Where Whisky is made is crucial to how it tastes, whisky made on the Islands differs from the Highlands. Speyside whisky is famous and some might argue the best. The area of Speyside has the oldest distilleries in the world and produce a gentle, fruity malt whisky. Ask anyone in India, China, the USA, Norway, Germany, Australia, in fact anywhere in the world that knows of Scotch, and they will show their appreciation of the malts from Speyside.
There are so many Distilleries on Speyside and it’s difficult to list them all and know where to start. Local to Aviemore is the Dalwhinnie Distillery, a remote distillery producing a gentle spirit. It is a five star visitor attraction and well worth a visit.
Glenlivet Distillery just north of Aviemore is my personal favourite and is the first licensed distillery in Scotland. Two hundred years on and it produces a smooth and balanced malt whisky so please go and try it and they do an excellent lunch too!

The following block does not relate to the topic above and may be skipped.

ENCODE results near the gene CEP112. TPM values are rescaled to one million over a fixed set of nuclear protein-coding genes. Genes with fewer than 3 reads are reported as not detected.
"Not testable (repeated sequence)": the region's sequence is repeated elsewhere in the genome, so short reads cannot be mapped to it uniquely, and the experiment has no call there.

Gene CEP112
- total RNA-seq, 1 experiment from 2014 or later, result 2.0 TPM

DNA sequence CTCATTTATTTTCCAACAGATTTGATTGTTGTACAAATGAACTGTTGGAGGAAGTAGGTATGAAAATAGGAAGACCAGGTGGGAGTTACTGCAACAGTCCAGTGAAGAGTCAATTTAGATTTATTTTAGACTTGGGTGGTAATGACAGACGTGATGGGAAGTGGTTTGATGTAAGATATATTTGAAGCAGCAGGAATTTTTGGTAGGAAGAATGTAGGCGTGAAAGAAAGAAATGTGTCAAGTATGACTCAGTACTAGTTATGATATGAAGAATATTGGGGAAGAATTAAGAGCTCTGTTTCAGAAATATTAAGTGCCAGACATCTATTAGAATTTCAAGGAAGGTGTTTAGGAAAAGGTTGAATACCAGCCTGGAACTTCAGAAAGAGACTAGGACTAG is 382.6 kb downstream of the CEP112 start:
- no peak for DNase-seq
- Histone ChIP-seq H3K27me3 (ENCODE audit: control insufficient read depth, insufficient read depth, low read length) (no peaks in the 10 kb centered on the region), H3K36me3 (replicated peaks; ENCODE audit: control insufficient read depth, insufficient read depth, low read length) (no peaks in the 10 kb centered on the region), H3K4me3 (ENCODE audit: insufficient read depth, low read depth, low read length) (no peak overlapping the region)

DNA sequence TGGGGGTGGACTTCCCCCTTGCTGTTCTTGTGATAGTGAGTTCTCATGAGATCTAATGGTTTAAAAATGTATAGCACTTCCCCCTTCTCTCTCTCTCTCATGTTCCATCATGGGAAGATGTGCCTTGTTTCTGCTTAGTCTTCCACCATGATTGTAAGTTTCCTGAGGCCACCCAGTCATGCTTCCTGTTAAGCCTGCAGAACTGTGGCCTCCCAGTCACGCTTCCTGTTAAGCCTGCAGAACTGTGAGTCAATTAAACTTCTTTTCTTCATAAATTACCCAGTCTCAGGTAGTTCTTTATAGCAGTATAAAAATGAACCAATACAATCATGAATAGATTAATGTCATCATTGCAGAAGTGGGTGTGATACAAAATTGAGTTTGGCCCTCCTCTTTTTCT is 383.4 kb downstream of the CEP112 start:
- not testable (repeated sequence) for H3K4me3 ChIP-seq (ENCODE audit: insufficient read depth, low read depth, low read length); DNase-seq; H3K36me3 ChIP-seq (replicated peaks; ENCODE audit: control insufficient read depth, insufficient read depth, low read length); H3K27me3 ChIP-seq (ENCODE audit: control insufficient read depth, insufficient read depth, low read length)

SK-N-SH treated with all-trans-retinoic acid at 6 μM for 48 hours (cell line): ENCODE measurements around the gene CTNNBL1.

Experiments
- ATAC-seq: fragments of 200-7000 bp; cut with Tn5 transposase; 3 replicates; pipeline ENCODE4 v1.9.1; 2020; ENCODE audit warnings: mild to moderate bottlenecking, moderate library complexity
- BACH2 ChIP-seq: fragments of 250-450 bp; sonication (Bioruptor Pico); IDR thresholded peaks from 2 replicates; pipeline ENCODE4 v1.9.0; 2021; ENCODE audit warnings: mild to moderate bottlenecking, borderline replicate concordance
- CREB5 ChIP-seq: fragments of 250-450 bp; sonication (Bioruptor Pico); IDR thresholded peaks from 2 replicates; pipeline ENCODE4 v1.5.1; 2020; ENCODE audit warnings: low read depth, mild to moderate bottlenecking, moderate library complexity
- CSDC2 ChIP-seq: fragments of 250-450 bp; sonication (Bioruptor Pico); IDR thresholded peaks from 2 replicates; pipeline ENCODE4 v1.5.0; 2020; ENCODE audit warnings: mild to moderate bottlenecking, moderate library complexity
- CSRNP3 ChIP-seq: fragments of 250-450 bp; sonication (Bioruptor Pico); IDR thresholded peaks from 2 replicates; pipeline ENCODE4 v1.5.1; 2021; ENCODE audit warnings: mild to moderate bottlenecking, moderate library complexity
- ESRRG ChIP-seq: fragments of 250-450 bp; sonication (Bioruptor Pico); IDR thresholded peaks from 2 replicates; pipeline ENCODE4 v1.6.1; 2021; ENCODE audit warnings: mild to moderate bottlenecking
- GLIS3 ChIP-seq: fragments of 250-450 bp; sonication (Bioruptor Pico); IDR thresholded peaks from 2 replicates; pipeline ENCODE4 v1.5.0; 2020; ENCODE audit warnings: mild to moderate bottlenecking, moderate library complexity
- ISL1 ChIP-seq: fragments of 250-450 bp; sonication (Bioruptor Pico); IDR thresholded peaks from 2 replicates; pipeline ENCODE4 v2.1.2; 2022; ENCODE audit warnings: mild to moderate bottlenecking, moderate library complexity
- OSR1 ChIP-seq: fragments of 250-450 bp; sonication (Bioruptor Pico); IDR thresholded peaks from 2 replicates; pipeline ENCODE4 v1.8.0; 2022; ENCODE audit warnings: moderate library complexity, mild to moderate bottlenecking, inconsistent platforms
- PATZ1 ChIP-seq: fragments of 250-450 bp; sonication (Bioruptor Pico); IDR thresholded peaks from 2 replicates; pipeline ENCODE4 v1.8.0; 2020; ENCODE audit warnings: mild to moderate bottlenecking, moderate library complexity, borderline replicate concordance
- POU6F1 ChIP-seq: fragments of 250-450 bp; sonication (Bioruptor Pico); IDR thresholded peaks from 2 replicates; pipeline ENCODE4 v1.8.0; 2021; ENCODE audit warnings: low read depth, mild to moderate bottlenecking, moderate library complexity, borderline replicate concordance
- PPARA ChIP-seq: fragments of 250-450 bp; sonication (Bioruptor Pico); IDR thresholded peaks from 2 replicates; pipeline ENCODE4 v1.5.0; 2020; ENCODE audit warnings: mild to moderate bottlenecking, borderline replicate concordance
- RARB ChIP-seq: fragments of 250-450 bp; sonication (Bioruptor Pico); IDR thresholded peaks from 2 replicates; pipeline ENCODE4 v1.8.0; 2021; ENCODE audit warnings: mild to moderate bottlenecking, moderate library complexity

The malt whisky trail (https://maltwhiskytrail.com/) can guide you as to which distilleries to visit, they list nine on the trail. Some worth pointing out are Strathisla, which has a newly refurbished visitors centre and is possibly the most beautiful and oldest working distillery in Scotland. Cardhu is a soft and sweet whisky which is a best seller in France and Spain and was founded by a woman in 1811, well worth a visit today.
The one with my favourite name is the Knockando distillery but it’s unfortunatlely not open to the public but you will still be able to taste it on a tour along the way. It is worth checking days and times the distilleries are open and planning your route.
So how do you decide which one to visit and which one is your favourite, well you have to have a wee dram to taste them all to decide and there are a lot – Slàinte Mhath (Pronounced Slanj-a-va) meaning good health and is used instead of cheers in Scotland.